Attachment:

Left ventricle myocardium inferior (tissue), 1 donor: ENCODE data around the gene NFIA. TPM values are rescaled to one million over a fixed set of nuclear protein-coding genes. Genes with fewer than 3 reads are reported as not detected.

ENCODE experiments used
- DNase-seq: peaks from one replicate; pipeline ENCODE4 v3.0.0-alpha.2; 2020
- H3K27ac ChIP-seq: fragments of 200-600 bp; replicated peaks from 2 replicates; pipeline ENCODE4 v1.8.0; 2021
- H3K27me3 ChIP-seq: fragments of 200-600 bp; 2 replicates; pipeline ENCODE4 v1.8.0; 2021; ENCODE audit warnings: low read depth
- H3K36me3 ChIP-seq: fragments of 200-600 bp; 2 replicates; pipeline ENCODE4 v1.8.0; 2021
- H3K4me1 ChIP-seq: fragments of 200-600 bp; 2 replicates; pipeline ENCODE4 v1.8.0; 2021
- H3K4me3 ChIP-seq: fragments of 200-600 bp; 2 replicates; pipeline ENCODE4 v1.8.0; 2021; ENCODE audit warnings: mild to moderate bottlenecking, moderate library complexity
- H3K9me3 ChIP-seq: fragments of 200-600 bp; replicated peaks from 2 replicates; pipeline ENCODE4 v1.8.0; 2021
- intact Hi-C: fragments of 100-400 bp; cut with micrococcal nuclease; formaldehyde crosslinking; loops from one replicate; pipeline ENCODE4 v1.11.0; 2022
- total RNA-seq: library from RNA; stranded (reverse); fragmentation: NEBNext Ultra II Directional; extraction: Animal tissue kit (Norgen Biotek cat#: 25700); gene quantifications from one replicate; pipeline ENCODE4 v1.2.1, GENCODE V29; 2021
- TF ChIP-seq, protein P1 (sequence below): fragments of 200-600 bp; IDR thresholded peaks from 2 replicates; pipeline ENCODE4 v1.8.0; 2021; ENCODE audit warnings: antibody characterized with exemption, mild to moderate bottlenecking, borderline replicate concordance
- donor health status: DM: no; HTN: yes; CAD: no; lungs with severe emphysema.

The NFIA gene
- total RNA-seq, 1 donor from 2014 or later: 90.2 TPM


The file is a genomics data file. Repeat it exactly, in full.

Left ventricle myocardium inferior (tissue), 1 donor: ENCODE data around the gene NFIA. TPM values are rescaled to one million over a fixed set of nuclear protein-coding genes. Genes with fewer than 3 reads are reported as not detected.

ENCODE experiments used
- DNase-seq: peaks from one replicate; pipeline ENCODE4 v3.0.0-alpha.2; 2020
- H3K27ac ChIP-seq: fragments of 200-600 bp; replicated peaks from 2 replicates; pipeline ENCODE4 v1.8.0; 2021
- H3K27me3 ChIP-seq: fragments of 200-600 bp; 2 replicates; pipeline ENCODE4 v1.8.0; 2021; ENCODE audit warnings: low read depth
- H3K36me3 ChIP-seq: fragments of 200-600 bp; 2 replicates; pipeline ENCODE4 v1.8.0; 2021
- H3K4me1 ChIP-seq: fragments of 200-600 bp; 2 replicates; pipeline ENCODE4 v1.8.0; 2021
- H3K4me3 ChIP-seq: fragments of 200-600 bp; 2 replicates; pipeline ENCODE4 v1.8.0; 2021; ENCODE audit warnings: mild to moderate bottlenecking, moderate library complexity
- H3K9me3 ChIP-seq: fragments of 200-600 bp; replicated peaks from 2 replicates; pipeline ENCODE4 v1.8.0; 2021
- intact Hi-C: fragments of 100-400 bp; cut with micrococcal nuclease; formaldehyde crosslinking; loops from one replicate; pipeline ENCODE4 v1.11.0; 2022
- total RNA-seq: library from RNA; stranded (reverse); fragmentation: NEBNext Ultra II Directional; extraction: Animal tissue kit (Norgen Biotek cat#: 25700); gene quantifications from one replicate; pipeline ENCODE4 v1.2.1, GENCODE V29; 2021
- TF ChIP-seq, protein P1 (sequence below): fragments of 200-600 bp; IDR thresholded peaks from 2 replicates; pipeline ENCODE4 v1.8.0; 2021; ENCODE audit warnings: antibody characterized with exemption, mild to moderate bottlenecking, borderline replicate concordance
- donor health status: DM: no; HTN: yes; CAD: no; lungs with severe emphysema.

The NFIA gene
- total RNA-seq, 1 donor from 2014 or later: 90.2 TPM